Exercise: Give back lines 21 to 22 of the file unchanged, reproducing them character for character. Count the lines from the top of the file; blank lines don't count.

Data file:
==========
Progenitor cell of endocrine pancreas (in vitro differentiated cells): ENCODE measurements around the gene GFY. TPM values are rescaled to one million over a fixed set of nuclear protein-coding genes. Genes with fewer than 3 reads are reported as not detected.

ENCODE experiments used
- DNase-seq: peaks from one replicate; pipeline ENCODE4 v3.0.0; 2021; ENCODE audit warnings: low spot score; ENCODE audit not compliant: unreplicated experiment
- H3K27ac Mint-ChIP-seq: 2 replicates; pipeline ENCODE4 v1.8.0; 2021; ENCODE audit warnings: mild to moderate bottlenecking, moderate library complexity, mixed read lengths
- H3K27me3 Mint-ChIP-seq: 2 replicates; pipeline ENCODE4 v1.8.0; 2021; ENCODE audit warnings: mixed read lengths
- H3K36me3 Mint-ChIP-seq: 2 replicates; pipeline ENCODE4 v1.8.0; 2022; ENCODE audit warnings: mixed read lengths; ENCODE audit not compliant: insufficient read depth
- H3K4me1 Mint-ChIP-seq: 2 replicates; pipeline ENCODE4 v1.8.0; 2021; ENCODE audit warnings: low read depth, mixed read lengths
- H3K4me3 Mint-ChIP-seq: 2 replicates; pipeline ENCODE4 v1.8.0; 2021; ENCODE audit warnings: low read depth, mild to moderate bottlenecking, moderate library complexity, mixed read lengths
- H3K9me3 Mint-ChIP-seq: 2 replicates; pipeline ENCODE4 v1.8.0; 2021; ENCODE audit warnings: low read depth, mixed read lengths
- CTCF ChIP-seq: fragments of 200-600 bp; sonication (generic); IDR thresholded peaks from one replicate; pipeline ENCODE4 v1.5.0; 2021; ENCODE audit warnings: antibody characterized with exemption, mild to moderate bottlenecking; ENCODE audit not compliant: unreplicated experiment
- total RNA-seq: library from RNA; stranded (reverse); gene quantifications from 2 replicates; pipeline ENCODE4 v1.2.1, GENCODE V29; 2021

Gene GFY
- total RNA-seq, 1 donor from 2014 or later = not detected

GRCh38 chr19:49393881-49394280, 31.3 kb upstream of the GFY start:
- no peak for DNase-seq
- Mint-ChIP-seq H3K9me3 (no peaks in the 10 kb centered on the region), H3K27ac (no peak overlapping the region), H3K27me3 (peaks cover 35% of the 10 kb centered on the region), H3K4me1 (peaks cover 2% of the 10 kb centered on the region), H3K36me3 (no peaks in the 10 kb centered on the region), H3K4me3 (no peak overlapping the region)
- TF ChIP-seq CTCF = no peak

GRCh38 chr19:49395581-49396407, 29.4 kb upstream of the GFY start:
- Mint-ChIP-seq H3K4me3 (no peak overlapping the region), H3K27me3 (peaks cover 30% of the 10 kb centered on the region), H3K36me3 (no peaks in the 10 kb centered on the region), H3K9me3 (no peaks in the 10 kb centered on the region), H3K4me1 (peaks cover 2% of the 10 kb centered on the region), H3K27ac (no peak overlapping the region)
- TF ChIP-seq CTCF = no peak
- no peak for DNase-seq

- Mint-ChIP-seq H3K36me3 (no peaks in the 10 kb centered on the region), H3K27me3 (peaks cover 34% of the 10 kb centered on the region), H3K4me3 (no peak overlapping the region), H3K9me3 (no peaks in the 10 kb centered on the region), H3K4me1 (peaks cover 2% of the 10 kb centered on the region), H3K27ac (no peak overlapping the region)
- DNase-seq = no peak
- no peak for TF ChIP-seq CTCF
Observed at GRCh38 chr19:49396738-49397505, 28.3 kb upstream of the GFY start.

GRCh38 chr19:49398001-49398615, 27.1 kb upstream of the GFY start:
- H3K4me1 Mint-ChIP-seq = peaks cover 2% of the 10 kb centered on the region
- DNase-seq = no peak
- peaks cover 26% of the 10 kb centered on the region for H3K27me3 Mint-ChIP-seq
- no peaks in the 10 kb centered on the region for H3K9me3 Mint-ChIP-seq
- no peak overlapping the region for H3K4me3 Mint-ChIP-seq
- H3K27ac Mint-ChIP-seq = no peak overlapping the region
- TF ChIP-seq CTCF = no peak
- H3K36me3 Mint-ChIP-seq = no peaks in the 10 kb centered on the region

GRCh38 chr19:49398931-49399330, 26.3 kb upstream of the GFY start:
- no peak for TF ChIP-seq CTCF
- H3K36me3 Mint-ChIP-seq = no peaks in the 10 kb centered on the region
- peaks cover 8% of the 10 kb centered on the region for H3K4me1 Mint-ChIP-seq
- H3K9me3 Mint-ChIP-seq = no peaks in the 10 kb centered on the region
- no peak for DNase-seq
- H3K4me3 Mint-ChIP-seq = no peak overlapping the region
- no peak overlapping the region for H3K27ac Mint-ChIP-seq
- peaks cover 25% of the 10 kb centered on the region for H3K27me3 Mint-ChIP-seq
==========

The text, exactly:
- no peak for DNase-seq

- Mint-ChIP-seq H3K36me3 (no peaks in the 10 kb centered on the region), H3K27me3 (peaks cover 34% of the 10 kb centered on the region), H3K4me3 (no peak overlapping the region), H3K9me3 (no peaks in the 10 kb centered on the region), H3K4me1 (peaks cover 2% of the 10 kb centered on the region), H3K27ac (no peak overlapping the region)